Stage II colorectal cancer carries around a 75-80% overall five-year survival rate.

There were many details of my application and background that might not have screamed Professor. I had no ‘high impact’ papers. Nor was I working on hot-button topics that might woo a headline-seeking search committee: I was not chasing Ebola, designing HIV vaccines, or engineering human genomes with CRISPR. Rather, I was proposing to study Flock House virus as a model system in Drosophila (fruit fly) cells to understand the mechanism of the evolution of viral genomes.

Nonetheless, I fielded a small number of applications and was delighted when I was asked to interview at the University of Texas Medical Branch (UTMB) in February (only four months after leaving the hospital). I contacted the chair of the department and I told him about my health and that during my interview I would be in the middle of adjuvant chemotherapy (albeit mild and with few visual manifestations). Faculty interviews often occur over multiple days and are notoriously gruelling, so I requested to have extra time after the interview to recover and rest before heading home. I still had an ostomy device at the time and so I would also need extra time before long meetings or seminars and travelling might not be easy. Initially, I was nervous about bringing this up. I asked him to keep this information private as I didn’t want to make needlessly dramatic first impressions during meetings. Mentioning the ‘cancer’ word can elicit a broad range of unpredictable responses. However, the chair's response was highly compassionate, reassuring and professional, which was strongly predictive of the supportive and kind boss that he has now become.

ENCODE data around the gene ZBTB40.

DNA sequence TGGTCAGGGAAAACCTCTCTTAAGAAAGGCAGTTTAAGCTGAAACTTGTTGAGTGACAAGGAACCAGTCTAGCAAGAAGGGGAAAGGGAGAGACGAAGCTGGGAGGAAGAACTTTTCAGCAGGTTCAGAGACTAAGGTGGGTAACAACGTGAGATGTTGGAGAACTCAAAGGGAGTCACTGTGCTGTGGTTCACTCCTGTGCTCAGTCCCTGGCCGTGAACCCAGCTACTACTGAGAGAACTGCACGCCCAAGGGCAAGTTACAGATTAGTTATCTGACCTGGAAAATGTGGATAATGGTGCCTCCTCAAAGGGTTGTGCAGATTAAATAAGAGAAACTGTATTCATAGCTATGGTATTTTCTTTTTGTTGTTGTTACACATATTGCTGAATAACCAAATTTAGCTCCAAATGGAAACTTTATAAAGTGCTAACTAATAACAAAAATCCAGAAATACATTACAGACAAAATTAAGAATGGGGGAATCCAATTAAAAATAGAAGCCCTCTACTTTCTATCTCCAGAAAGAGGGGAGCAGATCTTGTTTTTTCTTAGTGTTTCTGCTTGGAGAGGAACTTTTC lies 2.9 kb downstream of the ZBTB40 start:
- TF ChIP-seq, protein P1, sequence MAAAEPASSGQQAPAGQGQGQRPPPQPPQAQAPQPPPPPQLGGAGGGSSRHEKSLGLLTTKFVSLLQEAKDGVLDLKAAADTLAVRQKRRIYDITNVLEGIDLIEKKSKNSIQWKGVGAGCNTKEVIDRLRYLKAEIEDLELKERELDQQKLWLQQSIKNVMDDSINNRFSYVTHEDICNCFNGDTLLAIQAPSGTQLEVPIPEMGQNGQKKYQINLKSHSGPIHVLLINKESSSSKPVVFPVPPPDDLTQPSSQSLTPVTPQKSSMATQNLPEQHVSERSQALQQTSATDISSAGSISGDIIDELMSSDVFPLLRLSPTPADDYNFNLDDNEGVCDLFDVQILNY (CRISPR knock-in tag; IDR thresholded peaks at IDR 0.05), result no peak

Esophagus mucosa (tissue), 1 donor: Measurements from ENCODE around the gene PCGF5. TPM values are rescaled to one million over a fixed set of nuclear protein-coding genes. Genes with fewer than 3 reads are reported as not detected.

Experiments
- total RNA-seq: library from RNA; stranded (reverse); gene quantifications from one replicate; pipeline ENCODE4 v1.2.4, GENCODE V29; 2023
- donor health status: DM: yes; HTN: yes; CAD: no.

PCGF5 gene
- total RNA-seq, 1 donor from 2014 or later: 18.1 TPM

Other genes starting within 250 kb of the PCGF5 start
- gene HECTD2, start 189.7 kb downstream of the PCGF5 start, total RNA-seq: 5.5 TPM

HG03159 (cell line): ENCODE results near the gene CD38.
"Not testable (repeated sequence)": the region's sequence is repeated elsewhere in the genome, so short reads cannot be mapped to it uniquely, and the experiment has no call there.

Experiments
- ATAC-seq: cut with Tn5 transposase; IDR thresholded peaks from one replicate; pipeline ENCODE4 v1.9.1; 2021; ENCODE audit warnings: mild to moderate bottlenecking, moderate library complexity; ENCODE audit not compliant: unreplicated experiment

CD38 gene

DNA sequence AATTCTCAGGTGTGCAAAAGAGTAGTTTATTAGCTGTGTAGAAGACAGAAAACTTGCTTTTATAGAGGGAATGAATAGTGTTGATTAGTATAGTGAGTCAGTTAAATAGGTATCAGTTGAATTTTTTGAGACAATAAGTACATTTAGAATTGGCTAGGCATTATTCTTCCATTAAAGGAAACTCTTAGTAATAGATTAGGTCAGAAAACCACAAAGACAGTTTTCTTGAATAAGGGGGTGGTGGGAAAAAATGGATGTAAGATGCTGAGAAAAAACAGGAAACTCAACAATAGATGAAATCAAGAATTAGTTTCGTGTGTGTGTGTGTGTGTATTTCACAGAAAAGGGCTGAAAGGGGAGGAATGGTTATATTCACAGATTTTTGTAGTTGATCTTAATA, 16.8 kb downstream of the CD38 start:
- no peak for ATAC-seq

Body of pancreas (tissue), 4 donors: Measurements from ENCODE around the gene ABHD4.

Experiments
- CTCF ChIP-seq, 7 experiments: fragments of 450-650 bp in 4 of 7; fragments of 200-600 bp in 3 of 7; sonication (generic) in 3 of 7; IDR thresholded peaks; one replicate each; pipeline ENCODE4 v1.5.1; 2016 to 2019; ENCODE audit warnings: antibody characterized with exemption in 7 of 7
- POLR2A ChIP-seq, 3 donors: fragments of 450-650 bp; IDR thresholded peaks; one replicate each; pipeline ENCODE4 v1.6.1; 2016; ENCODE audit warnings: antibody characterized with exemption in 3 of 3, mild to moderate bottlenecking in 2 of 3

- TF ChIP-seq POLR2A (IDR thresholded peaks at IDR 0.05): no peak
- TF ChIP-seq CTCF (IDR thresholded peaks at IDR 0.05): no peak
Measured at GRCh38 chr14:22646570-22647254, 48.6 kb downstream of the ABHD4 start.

So off I went to Galveston for the first time. The experience turned out to be excellent. Given my interests in molecular virology and using next-generation sequencing strategies to study virus evolution, it was clear that UTMB would be a highly fertile place in which to work and collaborate. I was made a job offer only days later. Being a native Brit, I never imagined myself becoming a resident Texan. Nevertheless, in 2015 my wife and I set out on this new chapter, and we are delighted that we made the effort to seek out a new home in Galveston.

Now, I am over five years past my original diagnosis and remain cancer free. The physical recovery is essentially complete. If anything, I am fitter and healthier than before, by many standards. Life without a dicky colon apparently runs a little smoother. However, the mental challenges have lingered the longest. Anxiety and a persistent sense of guilt or shame (hard to describe) have followed me more closely than any physical disability. Navigating a new and stressful career in the aftermath of a cancer diagnosis presented many unexpected challenges. I feel I am only just beginning to be able to share those experiences.

 

 

Photo courtesy of Unsplash


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The author of this post has requested to remain anonymous. As many know, cancer is not an easy subject to talk about. Being anonymous makes it easier for someone to come foreward and speak openly about these things. We hope our blog can strike a chord and really facilitate these conversations, so that posts like this will one day not require anonymity.